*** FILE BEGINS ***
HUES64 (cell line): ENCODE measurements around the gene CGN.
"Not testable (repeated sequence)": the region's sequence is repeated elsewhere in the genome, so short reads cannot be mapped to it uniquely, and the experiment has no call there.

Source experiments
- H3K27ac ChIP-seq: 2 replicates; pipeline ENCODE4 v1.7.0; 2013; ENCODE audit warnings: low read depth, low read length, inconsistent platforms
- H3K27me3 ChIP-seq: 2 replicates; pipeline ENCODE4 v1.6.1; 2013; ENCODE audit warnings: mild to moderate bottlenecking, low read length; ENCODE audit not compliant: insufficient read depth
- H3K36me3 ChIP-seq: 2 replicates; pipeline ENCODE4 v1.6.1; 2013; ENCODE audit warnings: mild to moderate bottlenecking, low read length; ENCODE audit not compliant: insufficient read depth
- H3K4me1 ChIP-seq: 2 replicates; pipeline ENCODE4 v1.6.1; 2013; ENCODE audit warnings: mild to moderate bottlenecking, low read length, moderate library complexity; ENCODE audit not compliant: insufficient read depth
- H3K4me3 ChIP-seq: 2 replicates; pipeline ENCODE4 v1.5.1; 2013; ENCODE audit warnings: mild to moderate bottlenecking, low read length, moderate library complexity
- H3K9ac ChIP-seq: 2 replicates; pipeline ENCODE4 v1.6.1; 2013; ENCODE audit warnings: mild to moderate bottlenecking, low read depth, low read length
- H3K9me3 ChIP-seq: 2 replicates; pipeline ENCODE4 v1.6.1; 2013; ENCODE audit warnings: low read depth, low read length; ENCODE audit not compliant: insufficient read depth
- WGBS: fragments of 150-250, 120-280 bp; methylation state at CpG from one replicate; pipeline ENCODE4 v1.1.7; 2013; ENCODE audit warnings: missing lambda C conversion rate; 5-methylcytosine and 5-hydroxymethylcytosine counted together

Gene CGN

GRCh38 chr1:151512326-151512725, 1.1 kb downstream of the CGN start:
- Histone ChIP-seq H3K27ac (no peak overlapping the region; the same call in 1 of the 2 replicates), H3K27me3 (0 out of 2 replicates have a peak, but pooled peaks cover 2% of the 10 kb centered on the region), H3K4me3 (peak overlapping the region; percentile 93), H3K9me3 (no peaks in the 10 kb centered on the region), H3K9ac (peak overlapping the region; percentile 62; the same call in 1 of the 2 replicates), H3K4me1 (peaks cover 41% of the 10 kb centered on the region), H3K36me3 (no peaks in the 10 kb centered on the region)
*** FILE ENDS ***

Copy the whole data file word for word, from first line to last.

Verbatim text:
HUES64 (cell line): ENCODE measurements around the gene CGN.
"Not testable (repeated sequence)": the region's sequence is repeated elsewhere in the genome, so short reads cannot be mapped to it uniquely, and the experiment has no call there.

Source experiments
- H3K27ac ChIP-seq: 2 replicates; pipeline ENCODE4 v1.7.0; 2013; ENCODE audit warnings: low read depth, low read length, inconsistent platforms
- H3K27me3 ChIP-seq: 2 replicates; pipeline ENCODE4 v1.6.1; 2013; ENCODE audit warnings: mild to moderate bottlenecking, low read length; ENCODE audit not compliant: insufficient read depth
- H3K36me3 ChIP-seq: 2 replicates; pipeline ENCODE4 v1.6.1; 2013; ENCODE audit warnings: mild to moderate bottlenecking, low read length; ENCODE audit not compliant: insufficient read depth
- H3K4me1 ChIP-seq: 2 replicates; pipeline ENCODE4 v1.6.1; 2013; ENCODE audit warnings: mild to moderate bottlenecking, low read length, moderate library complexity; ENCODE audit not compliant: insufficient read depth
- H3K4me3 ChIP-seq: 2 replicates; pipeline ENCODE4 v1.5.1; 2013; ENCODE audit warnings: mild to moderate bottlenecking, low read length, moderate library complexity
- H3K9ac ChIP-seq: 2 replicates; pipeline ENCODE4 v1.6.1; 2013; ENCODE audit warnings: mild to moderate bottlenecking, low read depth, low read length
- H3K9me3 ChIP-seq: 2 replicates; pipeline ENCODE4 v1.6.1; 2013; ENCODE audit warnings: low read depth, low read length; ENCODE audit not compliant: insufficient read depth
- WGBS: fragments of 150-250, 120-280 bp; methylation state at CpG from one replicate; pipeline ENCODE4 v1.1.7; 2013; ENCODE audit warnings: missing lambda C conversion rate; 5-methylcytosine and 5-hydroxymethylcytosine counted together

Gene CGN

GRCh38 chr1:151512326-151512725, 1.1 kb downstream of the CGN start:
- Histone ChIP-seq H3K27ac (no peak overlapping the region; the same call in 1 of the 2 replicates), H3K27me3 (0 out of 2 replicates have a peak, but pooled peaks cover 2% of the 10 kb centered on the region), H3K4me3 (peak overlapping the region; percentile 93), H3K9me3 (no peaks in the 10 kb centered on the region), H3K9ac (peak overlapping the region; percentile 62; the same call in 1 of the 2 replicates), H3K4me1 (peaks cover 41% of the 10 kb centered on the region), H3K36me3 (no peaks in the 10 kb centered on the region)